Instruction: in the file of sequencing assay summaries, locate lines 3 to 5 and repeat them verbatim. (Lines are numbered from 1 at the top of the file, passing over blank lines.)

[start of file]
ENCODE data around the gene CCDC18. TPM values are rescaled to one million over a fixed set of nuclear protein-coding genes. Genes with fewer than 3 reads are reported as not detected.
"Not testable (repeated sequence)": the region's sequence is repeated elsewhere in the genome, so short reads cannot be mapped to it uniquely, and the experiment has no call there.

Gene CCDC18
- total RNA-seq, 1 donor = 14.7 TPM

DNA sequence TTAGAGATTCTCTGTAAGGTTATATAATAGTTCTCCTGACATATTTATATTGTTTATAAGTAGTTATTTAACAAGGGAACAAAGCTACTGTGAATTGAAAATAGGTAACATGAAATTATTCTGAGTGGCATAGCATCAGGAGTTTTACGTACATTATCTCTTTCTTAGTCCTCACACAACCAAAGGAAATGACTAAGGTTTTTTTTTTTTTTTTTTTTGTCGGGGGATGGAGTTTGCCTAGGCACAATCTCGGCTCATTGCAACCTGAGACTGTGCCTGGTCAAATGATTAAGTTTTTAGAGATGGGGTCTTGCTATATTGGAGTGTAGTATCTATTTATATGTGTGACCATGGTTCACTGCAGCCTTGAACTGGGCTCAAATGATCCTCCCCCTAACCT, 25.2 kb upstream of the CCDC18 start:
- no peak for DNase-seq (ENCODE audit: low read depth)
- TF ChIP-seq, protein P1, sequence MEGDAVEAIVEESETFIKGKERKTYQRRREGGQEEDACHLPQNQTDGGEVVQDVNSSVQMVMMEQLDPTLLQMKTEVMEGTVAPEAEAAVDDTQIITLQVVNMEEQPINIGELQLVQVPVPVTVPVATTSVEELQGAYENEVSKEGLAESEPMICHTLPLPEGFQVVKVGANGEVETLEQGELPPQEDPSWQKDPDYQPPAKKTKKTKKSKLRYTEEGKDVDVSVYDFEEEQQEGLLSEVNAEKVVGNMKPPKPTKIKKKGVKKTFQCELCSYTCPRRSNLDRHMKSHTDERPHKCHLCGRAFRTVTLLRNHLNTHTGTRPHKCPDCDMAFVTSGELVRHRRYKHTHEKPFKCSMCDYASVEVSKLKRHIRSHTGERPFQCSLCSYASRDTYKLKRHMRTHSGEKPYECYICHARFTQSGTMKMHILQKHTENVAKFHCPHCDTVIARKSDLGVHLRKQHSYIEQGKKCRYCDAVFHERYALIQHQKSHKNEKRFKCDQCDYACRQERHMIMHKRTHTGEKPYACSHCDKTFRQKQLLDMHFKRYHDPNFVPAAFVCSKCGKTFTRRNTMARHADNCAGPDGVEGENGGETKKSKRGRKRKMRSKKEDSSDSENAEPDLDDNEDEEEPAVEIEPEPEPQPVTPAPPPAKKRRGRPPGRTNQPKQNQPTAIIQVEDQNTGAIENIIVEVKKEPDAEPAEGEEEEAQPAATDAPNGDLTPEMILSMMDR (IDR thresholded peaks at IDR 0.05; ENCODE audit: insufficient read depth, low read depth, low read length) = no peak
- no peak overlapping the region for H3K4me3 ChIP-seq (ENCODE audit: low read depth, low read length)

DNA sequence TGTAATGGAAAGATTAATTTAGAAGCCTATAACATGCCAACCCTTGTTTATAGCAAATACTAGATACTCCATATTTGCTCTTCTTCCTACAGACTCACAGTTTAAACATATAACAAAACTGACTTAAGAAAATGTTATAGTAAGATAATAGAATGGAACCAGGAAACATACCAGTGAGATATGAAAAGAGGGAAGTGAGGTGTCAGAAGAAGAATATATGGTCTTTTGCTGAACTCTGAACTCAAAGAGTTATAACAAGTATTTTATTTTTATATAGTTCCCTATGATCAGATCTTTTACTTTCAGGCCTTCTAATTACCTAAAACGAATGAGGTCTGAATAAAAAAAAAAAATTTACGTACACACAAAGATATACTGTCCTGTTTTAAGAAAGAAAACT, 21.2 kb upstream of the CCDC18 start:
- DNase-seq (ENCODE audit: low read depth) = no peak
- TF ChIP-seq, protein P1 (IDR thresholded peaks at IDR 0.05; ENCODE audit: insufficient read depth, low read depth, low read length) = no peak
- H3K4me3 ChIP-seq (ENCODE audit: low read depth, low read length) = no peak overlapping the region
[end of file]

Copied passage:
Gene CCDC18
- total RNA-seq, 1 donor = 14.7 TPM

DNA sequence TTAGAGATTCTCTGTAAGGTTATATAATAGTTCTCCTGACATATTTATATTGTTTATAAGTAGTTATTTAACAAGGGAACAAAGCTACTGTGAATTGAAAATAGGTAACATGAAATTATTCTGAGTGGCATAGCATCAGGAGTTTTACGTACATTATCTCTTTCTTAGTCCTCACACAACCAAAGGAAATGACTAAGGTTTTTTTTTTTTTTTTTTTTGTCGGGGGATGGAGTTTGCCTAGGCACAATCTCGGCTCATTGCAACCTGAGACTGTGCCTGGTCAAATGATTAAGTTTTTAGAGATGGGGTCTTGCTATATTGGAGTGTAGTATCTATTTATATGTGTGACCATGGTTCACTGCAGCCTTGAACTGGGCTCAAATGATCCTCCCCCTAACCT, 25.2 kb upstream of the CCDC18 start: